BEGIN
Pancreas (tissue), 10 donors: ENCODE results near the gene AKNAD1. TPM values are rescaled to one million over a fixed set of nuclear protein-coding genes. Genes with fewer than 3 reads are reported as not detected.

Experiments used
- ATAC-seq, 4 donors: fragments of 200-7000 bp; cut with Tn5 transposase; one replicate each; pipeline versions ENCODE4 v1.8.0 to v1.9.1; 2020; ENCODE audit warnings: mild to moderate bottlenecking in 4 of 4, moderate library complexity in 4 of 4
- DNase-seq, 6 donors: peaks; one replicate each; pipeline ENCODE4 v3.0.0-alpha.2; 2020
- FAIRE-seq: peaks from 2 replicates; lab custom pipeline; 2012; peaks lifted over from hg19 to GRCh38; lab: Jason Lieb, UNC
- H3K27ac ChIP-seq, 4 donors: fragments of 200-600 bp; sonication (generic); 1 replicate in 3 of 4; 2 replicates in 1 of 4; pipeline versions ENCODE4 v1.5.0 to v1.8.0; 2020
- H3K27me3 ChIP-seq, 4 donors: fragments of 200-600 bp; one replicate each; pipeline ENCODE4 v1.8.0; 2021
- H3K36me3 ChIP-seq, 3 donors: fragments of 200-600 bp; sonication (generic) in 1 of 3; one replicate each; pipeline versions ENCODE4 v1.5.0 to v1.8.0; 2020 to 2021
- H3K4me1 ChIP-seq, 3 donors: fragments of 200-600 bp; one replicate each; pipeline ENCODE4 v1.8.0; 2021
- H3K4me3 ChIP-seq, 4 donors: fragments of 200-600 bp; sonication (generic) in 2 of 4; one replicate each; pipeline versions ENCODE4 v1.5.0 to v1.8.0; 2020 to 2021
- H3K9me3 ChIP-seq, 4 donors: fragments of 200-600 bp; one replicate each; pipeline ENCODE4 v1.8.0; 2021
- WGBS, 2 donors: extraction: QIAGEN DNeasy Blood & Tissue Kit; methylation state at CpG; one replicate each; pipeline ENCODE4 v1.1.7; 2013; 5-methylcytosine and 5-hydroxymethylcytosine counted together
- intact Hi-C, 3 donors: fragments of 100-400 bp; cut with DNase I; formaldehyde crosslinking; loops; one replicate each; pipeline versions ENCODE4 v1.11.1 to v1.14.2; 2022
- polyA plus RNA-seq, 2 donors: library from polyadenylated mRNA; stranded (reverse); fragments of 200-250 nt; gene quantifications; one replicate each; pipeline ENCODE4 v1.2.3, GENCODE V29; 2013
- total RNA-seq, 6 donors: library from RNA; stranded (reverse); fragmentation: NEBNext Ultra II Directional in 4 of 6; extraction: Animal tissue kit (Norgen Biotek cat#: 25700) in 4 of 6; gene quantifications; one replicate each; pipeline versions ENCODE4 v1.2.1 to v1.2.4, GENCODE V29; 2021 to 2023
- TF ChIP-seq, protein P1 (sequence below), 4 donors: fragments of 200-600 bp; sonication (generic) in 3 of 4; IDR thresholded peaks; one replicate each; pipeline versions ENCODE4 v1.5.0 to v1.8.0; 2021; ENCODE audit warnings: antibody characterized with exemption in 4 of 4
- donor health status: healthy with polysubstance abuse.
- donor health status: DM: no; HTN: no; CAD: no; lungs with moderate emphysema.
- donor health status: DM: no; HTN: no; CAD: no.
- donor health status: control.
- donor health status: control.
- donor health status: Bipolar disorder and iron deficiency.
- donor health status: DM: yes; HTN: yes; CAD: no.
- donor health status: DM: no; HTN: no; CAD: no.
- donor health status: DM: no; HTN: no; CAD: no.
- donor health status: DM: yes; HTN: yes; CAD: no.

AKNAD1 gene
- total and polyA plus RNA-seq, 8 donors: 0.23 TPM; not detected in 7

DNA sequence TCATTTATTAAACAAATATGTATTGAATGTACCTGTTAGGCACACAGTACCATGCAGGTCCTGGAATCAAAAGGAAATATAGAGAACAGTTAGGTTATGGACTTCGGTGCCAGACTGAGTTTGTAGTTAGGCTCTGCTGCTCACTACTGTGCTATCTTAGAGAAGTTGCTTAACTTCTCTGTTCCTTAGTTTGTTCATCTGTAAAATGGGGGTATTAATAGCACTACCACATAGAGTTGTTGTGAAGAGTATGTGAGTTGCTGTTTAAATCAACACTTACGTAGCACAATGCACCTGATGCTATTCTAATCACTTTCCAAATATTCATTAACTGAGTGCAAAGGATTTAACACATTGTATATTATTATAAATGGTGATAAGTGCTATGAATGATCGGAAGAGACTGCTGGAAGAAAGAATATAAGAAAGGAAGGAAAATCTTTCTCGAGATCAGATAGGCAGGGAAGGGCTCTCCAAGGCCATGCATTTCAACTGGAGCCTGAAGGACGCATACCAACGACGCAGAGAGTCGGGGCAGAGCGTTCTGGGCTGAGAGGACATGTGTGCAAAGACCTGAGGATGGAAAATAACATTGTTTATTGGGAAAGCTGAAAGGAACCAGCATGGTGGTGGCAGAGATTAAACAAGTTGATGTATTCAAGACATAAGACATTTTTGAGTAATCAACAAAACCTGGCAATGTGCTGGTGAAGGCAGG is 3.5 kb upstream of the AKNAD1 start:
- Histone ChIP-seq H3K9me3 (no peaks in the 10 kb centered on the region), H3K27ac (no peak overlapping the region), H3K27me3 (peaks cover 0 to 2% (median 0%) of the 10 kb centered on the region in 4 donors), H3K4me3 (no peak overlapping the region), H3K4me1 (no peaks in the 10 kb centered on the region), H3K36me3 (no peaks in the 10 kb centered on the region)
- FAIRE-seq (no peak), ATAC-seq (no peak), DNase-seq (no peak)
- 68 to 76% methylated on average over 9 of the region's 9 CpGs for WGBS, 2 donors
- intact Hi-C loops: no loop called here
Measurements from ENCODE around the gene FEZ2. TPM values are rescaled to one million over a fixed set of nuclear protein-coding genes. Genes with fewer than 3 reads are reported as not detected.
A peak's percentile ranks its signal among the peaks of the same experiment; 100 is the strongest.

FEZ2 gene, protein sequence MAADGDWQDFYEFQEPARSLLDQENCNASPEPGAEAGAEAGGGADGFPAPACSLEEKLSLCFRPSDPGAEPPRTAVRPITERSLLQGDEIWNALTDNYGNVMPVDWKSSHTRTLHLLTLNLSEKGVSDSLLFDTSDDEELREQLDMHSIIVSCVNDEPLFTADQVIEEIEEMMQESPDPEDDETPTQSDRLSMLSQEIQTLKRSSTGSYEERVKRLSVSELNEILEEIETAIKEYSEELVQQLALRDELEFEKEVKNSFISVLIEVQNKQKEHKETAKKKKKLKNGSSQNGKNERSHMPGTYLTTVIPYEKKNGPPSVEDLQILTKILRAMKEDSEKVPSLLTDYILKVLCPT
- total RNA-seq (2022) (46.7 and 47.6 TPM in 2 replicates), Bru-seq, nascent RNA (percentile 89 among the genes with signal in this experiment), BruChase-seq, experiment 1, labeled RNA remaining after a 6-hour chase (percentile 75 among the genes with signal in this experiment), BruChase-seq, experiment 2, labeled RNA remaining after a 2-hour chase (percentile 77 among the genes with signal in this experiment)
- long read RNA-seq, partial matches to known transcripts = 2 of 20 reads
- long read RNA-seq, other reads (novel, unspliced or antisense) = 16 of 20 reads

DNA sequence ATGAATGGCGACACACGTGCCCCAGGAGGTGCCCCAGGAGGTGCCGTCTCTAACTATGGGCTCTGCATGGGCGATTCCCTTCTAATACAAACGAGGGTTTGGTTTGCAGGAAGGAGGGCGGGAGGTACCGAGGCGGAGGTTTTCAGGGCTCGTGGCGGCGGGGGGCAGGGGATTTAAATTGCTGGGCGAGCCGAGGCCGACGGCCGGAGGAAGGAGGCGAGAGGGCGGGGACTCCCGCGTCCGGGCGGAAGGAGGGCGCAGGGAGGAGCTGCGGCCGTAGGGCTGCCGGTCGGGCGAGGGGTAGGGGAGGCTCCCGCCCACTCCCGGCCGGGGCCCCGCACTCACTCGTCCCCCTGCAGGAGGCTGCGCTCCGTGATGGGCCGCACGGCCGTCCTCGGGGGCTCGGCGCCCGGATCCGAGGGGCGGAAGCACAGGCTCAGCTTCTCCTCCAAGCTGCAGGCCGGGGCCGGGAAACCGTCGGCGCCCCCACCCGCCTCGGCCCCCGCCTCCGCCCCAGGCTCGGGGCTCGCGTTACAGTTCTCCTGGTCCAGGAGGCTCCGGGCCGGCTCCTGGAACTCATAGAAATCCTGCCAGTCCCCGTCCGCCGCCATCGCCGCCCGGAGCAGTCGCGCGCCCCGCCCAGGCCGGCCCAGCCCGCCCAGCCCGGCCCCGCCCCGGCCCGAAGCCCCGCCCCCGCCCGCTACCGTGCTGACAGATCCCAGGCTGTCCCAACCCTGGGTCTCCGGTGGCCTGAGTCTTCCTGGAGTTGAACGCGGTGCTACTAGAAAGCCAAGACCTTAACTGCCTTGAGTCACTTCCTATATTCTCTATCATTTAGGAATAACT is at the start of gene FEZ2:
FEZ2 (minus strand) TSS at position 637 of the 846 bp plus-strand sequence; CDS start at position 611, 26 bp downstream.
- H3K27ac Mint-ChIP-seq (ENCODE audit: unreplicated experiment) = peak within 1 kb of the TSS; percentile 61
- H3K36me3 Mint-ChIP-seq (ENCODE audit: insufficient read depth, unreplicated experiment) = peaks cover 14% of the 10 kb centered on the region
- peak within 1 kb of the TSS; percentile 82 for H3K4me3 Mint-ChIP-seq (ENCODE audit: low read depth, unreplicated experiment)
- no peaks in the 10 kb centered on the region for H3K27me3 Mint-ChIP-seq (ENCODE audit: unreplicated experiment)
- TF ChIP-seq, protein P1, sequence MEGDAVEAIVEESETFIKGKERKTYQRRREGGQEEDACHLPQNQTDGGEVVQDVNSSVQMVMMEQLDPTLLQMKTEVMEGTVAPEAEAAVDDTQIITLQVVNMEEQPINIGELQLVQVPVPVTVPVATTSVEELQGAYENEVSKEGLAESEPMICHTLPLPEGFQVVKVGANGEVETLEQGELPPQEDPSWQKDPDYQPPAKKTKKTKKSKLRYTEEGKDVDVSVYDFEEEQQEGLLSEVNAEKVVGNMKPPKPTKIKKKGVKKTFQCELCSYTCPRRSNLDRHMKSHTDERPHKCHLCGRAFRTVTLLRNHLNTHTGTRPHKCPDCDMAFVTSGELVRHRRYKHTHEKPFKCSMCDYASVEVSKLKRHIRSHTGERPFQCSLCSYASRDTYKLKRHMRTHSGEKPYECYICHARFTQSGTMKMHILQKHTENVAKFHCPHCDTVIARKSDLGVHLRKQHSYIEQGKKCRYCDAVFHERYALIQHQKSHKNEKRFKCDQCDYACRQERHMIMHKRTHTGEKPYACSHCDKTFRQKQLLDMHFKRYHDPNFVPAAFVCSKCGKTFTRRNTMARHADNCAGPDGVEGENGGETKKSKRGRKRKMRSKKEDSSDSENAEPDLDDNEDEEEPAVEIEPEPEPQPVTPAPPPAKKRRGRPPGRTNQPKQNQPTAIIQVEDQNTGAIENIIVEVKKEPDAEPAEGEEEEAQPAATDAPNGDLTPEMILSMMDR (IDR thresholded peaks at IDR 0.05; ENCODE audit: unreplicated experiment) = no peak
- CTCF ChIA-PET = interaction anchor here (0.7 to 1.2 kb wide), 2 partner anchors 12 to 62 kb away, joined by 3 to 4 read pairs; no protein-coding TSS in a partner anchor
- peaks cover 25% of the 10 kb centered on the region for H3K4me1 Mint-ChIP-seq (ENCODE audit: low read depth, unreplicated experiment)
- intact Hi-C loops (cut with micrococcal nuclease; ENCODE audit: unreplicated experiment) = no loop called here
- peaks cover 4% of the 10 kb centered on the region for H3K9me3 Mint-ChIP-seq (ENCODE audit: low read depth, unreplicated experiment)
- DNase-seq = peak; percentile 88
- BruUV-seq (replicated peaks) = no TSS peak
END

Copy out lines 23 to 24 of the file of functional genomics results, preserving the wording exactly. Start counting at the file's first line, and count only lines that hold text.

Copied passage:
- donor health status: DM: yes; HTN: yes; CAD: no.
- donor health status: DM: no; HTN: no; CAD: no.